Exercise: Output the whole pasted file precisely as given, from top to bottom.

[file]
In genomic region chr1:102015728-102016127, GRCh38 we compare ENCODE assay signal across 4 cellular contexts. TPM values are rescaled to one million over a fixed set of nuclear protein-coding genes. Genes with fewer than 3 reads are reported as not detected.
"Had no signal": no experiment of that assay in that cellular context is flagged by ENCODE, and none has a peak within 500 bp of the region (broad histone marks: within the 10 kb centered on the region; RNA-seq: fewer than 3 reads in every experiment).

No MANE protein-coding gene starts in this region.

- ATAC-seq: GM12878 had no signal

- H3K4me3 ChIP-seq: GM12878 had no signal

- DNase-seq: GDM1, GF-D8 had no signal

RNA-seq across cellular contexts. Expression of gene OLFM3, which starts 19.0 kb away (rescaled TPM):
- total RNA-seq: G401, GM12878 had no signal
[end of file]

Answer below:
In genomic region chr1:102015728-102016127, GRCh38 we compare ENCODE assay signal across 4 cellular contexts. TPM values are rescaled to one million over a fixed set of nuclear protein-coding genes. Genes with fewer than 3 reads are reported as not detected.
"Had no signal": no experiment of that assay in that cellular context is flagged by ENCODE, and none has a peak within 500 bp of the region (broad histone marks: within the 10 kb centered on the region; RNA-seq: fewer than 3 reads in every experiment).

No MANE protein-coding gene starts in this region.

- ATAC-seq: GM12878 had no signal

- H3K4me3 ChIP-seq: GM12878 had no signal

- DNase-seq: GDM1, GF-D8 had no signal

RNA-seq across cellular contexts. Expression of gene OLFM3, which starts 19.0 kb away (rescaled TPM):
- total RNA-seq: G401, GM12878 had no signal